Flourish: Defining the Church's Role in Creation

Day 3 of 6 • This day’s reading


Dominion Over Earth

When God gave people dominion over his creation, He permitted us to use its resources to sustain ourselves, grow our families, and thrive with the rest of His creation as we populated the earth. As humans are wont to do, we did not keep in line with God’s intentions all that well. In taking dominion, we have plundered the earth, using its resources to make some rich and others slaves. 

Our dominion over the earth has created a system that often causes harm or benefits people unequally. We see it in wealthy companies that exploit workers in order to make big profits. Take, for instance, those who work in the factories where our clothes and shoes are made; they could not afford to purchase those items with the wages they earn. Yet we continue to buy the products, perpetuating the system. Not only does the economy perpetuate inequality, but we have also bought into a system that utilizes resources in unethical or wasteful ways.  

Throwaway culture

Throwaway culture is a human behavior born out of mass consumerism, with capitalism as the driver. This is how the economy of throwaway culture works: Instead of creating durable products that can be repaired, sellers offer goods that have a short product life cycle so that buyers must come back again and again. 

A consumer’s money never goes very far, however, this system thrives because we, the buyers, demand abundant and convenient access to goods and products. 

Kingdom culture

What would Jesus say about the current culture’s dominion of the earth? What would he think about our smartphones that constantly go out of fashion with each new addition? What would he say about our coffee pod machines, and the amounts of single-use plastic trash that they create? How would he feel about the tons of expired food that is thrown out every day, while hunger is increasing in some of the poorest nations?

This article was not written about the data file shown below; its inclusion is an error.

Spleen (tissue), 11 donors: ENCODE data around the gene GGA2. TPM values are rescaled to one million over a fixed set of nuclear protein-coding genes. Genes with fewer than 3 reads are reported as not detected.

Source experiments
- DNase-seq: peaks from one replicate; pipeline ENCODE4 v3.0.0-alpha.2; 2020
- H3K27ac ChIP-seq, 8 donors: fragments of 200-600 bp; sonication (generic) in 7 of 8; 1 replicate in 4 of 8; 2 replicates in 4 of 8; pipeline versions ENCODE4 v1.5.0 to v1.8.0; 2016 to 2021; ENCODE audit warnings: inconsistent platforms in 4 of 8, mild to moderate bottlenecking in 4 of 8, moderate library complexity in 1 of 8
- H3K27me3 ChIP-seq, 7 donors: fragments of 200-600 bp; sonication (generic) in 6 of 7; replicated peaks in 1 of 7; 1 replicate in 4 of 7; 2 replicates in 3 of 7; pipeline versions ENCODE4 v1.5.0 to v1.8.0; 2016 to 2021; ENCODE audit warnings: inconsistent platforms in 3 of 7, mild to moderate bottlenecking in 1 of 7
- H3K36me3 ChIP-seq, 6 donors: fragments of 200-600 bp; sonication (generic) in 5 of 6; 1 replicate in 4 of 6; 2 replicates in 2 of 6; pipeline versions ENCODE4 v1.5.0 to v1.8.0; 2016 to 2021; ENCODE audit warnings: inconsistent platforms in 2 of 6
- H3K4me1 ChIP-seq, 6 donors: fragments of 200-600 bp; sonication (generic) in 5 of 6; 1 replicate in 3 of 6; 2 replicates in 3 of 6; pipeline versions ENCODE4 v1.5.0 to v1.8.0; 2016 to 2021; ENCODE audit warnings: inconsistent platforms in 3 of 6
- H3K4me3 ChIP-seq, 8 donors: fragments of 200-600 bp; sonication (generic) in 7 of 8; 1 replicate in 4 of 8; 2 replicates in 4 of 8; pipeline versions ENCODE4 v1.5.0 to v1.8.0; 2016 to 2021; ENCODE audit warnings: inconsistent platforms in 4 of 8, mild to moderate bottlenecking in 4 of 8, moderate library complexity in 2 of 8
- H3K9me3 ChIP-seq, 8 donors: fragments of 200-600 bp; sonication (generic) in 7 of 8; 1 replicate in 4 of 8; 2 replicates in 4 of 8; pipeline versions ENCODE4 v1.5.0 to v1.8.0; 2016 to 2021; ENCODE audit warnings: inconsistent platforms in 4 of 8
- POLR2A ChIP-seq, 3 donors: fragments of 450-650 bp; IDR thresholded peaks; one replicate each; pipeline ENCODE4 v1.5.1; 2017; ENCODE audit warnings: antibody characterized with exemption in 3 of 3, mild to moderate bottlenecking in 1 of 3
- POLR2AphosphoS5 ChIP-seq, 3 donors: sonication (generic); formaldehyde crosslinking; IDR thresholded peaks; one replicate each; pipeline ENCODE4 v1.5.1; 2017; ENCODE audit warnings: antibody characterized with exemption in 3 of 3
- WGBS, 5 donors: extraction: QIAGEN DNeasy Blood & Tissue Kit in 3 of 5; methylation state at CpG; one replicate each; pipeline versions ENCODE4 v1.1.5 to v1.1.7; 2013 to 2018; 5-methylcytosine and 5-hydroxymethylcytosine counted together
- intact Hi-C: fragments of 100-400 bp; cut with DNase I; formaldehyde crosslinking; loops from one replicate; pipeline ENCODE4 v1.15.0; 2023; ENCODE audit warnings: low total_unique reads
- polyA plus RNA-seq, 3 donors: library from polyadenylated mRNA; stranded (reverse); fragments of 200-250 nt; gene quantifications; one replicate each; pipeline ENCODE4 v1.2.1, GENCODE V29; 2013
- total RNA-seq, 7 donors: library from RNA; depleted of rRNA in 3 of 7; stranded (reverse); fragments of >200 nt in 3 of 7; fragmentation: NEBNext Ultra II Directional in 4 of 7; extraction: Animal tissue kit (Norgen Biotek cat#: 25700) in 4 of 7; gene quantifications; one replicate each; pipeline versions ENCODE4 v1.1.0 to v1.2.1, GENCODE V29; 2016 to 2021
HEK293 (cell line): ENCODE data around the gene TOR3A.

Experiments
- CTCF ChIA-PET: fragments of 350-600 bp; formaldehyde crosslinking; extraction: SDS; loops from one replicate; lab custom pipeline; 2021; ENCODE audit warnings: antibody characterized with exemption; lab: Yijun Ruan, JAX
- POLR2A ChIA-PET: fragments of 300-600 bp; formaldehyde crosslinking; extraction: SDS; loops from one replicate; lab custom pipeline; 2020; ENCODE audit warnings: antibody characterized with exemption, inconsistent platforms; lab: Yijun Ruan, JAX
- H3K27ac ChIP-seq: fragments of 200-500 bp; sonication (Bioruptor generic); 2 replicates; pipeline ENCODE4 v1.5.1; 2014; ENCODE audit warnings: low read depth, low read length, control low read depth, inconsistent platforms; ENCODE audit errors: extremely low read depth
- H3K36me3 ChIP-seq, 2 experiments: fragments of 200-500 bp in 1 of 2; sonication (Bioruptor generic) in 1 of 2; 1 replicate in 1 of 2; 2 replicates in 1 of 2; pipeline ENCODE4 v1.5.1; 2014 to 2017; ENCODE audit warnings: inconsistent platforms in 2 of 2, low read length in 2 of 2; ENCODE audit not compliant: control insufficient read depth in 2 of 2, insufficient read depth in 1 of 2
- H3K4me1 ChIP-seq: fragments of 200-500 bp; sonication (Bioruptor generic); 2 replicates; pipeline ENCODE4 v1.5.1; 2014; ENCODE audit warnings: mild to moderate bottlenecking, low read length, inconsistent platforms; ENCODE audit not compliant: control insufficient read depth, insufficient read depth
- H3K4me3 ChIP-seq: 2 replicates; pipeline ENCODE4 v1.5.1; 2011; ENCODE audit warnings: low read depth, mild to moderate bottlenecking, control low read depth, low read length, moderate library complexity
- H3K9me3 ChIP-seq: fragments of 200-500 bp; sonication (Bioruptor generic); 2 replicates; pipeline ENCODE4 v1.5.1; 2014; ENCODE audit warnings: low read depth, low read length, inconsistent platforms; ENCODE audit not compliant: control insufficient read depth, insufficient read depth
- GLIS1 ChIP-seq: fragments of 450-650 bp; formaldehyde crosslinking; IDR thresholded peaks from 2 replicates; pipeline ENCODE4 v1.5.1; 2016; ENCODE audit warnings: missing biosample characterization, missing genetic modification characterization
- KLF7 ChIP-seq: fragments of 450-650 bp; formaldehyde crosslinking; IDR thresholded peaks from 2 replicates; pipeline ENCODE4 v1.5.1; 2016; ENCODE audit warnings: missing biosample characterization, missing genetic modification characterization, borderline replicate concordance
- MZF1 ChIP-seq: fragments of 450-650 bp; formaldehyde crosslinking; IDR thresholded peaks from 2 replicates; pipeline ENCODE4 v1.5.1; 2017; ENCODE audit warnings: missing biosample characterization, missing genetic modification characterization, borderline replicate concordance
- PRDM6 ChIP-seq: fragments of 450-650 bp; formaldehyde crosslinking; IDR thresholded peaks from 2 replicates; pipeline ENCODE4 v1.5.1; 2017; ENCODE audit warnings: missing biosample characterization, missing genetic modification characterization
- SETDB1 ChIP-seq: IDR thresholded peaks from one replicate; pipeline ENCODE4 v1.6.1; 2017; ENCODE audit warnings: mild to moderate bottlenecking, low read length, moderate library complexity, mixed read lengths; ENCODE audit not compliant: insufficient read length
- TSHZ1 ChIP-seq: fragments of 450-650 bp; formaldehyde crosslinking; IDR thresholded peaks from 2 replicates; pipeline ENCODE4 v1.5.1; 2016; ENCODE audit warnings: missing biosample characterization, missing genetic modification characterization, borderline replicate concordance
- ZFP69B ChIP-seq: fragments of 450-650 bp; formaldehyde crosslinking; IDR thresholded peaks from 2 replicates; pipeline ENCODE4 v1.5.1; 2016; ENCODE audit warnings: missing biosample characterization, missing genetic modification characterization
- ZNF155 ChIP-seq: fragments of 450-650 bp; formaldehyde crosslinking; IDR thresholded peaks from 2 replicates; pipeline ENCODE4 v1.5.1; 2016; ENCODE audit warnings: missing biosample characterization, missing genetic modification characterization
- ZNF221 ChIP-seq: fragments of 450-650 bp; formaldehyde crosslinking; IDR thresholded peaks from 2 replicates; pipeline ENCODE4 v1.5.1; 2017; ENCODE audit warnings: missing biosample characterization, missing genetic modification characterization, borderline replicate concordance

These are questions that we must ask ourselves. This world belongs to everyone. God never intended that some would flourish at the expense of others. If we can curb our desires for overabundant, convenient goods we might be able to redirect this throwaway culture that isn’t aligned with God’s design for us. 


A development project in Haiti was undergoing an evaluation of its environmental impact. At first, some of the engineers couldn’t understand why this needed to happen. After all, the project would be a benefit to the community ⏤ they were building schools, repairing roads, installing terraces for planting crops on steep hillsides, and reinforcing river banks to protect farms, houses, and bridges. To them, the benefits of the work outweighed any possible harms.

But the evaluation revealed the unintentional side effects of the project. Up to that point, no one had given much thought to the source of the construction materials. It turned out that some of the suppliers were mining rock from an illegal quarry, destabilizing the side of a hill that threatened to collapse on houses below. As the purchaser of those construction materials, the project managers had to take responsibility for perpetuating a risky situation. 

God’s Word shows us that we are responsible for the side effects of our actions, even if they are unintentional. 


Look around your home and make a list of some of your favorite products. Research how they are sourced and determine if those who create the products use ethical means.